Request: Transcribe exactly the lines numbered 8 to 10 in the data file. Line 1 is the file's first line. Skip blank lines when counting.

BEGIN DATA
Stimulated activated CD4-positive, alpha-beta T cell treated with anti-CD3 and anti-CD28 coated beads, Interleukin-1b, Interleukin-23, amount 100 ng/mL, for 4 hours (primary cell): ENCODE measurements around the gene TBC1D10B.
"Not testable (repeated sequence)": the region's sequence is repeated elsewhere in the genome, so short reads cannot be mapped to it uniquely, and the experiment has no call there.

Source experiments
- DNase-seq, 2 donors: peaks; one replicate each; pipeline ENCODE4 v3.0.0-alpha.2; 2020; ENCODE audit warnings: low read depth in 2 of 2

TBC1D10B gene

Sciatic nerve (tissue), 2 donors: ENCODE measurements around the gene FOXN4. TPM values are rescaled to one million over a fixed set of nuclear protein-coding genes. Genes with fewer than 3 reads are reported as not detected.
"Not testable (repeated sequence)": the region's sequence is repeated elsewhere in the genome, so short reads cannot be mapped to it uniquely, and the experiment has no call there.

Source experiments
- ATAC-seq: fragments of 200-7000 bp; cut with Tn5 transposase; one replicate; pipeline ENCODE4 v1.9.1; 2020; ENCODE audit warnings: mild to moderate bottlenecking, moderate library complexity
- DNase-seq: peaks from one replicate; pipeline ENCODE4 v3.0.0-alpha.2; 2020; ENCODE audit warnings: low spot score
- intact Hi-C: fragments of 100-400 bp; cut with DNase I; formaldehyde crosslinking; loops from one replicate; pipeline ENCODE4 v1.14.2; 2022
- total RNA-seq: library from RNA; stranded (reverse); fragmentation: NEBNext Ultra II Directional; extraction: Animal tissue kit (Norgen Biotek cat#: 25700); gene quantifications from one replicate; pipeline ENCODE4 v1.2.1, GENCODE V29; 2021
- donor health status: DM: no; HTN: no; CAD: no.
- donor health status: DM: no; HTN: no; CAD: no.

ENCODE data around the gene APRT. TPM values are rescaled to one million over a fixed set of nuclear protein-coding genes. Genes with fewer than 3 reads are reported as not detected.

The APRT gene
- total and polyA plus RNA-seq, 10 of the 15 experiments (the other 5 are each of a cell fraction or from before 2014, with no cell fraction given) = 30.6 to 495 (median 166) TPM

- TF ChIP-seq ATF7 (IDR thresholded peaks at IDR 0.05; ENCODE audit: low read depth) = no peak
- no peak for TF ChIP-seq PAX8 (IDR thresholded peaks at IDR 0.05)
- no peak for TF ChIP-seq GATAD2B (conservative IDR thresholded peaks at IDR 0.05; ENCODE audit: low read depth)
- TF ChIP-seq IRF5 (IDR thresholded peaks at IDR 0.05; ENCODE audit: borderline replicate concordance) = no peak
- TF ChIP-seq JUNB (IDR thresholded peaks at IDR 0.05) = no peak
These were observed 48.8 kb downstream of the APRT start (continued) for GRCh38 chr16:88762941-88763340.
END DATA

Source experiments
- ATAC-seq: fragments of 200-7000 bp; cut with Tn5 transposase; one replicate; pipeline ENCODE4 v1.9.1; 2020; ENCODE audit warnings: mild to moderate bottlenecking, moderate library complexity
- DNase-seq: peaks from one replicate; pipeline ENCODE4 v3.0.0-alpha.2; 2020; ENCODE audit warnings: low spot score